For the correlation functions of gluonic observables, major finite volume effects have been observed if the spatial size of the lattice is so small that some of the spatial directions get deconfined; on the other hand, at least for spatial correlation functions, finite size effects are small when the transverse directions are not deconfined plb . To avoid large finite size effects, we choose lattices such that the spatial directions are confined. Since the electric field correlator also has contribution from the low part, it could be more sensitive to finite volume effects. However, as we discuss in appendix B, the correlation functions do not show any significant finite volume effect even when 2. Therefore we do not expect large finite size corrections to our results obtained from lattices with .
It is instructive to look at the relative contribution of the diffusive part to the total correlator at different distances. In the left panel of Fig. 3 we show the correlator coming from the diffusive part of the fitted spectral function, normalized by the leading order part, for all the lattices of Table 1. The notation is similar to that used in Fig. 2, except here we show the 1 band and not the best fit value. At all temperatures, except the one at the highest temperature, the diffusive part is seen to reach about 5 % level by . Note that the accuracy of our correlator is better than this. Also no significant trend of temperature dependence is seen in this figure. This is, of course, translated to the lack of significant temperature dependence of in this temperature regime, Fig. 4.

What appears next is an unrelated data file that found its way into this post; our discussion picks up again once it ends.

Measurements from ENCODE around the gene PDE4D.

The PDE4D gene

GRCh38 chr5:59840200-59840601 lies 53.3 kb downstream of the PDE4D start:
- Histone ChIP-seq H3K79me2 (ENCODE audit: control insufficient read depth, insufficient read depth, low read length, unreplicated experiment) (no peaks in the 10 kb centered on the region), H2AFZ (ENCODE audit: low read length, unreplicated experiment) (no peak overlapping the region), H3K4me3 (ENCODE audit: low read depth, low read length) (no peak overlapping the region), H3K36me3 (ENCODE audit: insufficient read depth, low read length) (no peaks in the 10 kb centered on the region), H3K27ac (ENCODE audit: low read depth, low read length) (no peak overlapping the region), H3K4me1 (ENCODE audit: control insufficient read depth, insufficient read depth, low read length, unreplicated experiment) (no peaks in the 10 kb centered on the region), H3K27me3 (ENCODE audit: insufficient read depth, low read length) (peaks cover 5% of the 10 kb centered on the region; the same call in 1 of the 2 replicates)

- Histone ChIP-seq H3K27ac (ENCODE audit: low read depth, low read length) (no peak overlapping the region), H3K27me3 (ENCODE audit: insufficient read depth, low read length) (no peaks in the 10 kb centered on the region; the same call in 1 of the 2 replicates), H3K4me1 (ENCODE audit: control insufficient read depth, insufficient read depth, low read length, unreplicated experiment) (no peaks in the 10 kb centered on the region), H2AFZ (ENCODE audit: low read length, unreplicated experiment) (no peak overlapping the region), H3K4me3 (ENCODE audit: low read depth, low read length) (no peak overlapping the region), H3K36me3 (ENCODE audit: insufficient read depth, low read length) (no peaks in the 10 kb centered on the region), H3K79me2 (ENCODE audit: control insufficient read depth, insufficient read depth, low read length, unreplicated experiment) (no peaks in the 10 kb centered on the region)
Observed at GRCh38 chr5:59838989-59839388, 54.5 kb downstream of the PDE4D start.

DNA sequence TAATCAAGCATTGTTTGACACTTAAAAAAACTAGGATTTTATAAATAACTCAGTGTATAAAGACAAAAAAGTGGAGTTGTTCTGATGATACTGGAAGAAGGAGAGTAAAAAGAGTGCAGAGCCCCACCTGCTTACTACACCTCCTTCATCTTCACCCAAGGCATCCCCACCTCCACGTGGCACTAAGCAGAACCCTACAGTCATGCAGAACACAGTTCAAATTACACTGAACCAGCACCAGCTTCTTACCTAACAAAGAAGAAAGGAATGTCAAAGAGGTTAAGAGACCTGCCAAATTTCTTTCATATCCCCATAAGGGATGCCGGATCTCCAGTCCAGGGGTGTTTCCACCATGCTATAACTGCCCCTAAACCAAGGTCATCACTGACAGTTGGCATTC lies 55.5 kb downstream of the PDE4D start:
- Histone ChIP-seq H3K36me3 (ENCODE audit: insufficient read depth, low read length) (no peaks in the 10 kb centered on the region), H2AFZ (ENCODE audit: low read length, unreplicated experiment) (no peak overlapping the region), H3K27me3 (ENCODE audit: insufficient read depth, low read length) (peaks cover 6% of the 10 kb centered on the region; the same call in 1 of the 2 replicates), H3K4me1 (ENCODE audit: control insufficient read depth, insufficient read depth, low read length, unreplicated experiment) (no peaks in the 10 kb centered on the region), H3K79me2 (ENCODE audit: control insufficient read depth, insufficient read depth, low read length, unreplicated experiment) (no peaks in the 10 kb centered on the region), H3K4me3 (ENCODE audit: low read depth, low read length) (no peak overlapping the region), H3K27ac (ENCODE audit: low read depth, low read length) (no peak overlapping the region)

, the coefficient of the term in , is also of some interest.